Monday , September 16, 2019

Hearing Set on Massachusetts Bills That Would Repeal the State’s Cashless-Store Ban

A hearing is set for today on two bills pending in the Massachusetts Legislature that would repeal the state’s decades-old ban on cashless stores.

If passed, the bipartisan legislation, which is drawing fire from the ATM industry, would put Massachusetts at odds with efforts this year in a number of cities and states that have banned or proposed bans on stores prohibiting cash payments. With the growth of Amazon.com Inc.’s Amazon Go stores and other cashless retailers and sports and entertainment venues, opponents fear such establishments discriminate against cash-dependent consumers who don’t have credit or debit cards or mobile-payment apps. 

The little-noticed Massachusetts bills both were introduced in January. Each would repeal Section 10A of Chapter 255 of the state’s general code, which reads: “No retail establishment offering goods and services for sale shall discriminate against a cash buyer by requiring the use of credit by a buyer in order to purchase such goods and services. All such retail establishments must accept legal tender when offered as payment by the buyer.”

Massachusetts originally passed that provision in 1978, a time when credit card issuance was booming but long before debit cards and mobile payments came onto the point-of-sale payments scene.

The Legislature’s Joint Committee on Consumer Protection and Professional Licensure has scheduled a hearing this afternoon at the Massachusetts State House in Boston. The House measure, H.274, is sponsored by state Rep. Bradley H. Jones Jr., R-North Reading, the Republican minority leader, and has eight co-sponsors. The Senate bill, S.181, is sponsored by state Sen. Michael J. Rodrigues, D-Westport, and has two co-sponsors.

Spokespersons for Jones and Rodrigues could not be reached for comment Monday morning. 

Houston-based ATM network owner and operator Cardtronics plc sent a memorandum of opposition Friday to the Massachusetts Legislature opposing the bills. “Recently, as the trend of cashless merchants and sports arenas grew, 11 municipalities and states began introducing similar legislation, heralding Massachusetts as a champion of payment choice,” the letter says. It later adds that “as the largest operator of ATMs in the world, Cardtronics believes that cash should be included, not excluded from the many payment options—physical and digital—that consumers enjoy today. Not everyone has equal access to all payment types, but everyone has access to cash.”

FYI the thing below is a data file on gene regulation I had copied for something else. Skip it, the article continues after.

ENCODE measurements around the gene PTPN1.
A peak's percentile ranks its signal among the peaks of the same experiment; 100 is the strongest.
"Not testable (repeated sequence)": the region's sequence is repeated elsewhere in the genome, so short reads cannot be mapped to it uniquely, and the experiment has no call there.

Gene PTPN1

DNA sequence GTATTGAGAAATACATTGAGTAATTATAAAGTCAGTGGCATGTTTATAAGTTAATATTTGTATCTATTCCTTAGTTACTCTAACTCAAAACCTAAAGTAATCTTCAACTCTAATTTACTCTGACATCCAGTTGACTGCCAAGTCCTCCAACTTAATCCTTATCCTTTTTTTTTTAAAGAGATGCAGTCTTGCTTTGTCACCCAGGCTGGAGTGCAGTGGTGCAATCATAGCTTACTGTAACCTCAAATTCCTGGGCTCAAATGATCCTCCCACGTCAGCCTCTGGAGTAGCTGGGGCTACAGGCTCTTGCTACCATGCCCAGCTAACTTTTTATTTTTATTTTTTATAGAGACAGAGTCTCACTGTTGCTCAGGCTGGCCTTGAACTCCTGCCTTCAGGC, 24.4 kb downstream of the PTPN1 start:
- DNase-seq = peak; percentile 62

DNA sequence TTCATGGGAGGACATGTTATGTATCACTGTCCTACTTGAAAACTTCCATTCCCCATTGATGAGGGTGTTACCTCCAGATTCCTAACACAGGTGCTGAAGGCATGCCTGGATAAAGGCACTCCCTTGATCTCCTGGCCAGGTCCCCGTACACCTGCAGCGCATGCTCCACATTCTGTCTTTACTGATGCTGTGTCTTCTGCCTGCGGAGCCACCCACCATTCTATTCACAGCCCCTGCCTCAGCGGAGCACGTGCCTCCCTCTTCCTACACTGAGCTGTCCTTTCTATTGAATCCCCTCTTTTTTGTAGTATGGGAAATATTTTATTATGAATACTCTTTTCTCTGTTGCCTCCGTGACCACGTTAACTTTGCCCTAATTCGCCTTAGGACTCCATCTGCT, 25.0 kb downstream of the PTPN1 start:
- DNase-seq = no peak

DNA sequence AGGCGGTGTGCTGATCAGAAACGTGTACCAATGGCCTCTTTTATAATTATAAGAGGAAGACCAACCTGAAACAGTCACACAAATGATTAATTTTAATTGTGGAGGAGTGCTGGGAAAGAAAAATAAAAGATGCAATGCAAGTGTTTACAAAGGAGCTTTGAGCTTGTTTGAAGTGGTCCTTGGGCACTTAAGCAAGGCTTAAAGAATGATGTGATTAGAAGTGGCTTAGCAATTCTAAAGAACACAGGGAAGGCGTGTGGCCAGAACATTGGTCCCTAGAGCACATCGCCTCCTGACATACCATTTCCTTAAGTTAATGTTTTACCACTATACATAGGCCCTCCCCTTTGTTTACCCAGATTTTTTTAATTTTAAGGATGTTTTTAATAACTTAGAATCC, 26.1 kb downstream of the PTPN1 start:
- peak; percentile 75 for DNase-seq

The ATM Industry Association trade group also has gone on record against the bills. “This proposed action would have the opposite effect of ‘protecting’ consumers—it would harm a significant portion of them,” a letter from Sioux Falls, S.D.-based ATMIA says. 

The letter notes that cash remains highly popular for many types of purchases. “The real driver of these new efforts to ban cashless retail establishments is potential disenfranchisement of poor, unbanked, and underbanked consumers,” ATMIA said. “This segment represents about 27% of the U.S. population, which is disproportionately black and Hispanic, and very dependent on cash.”

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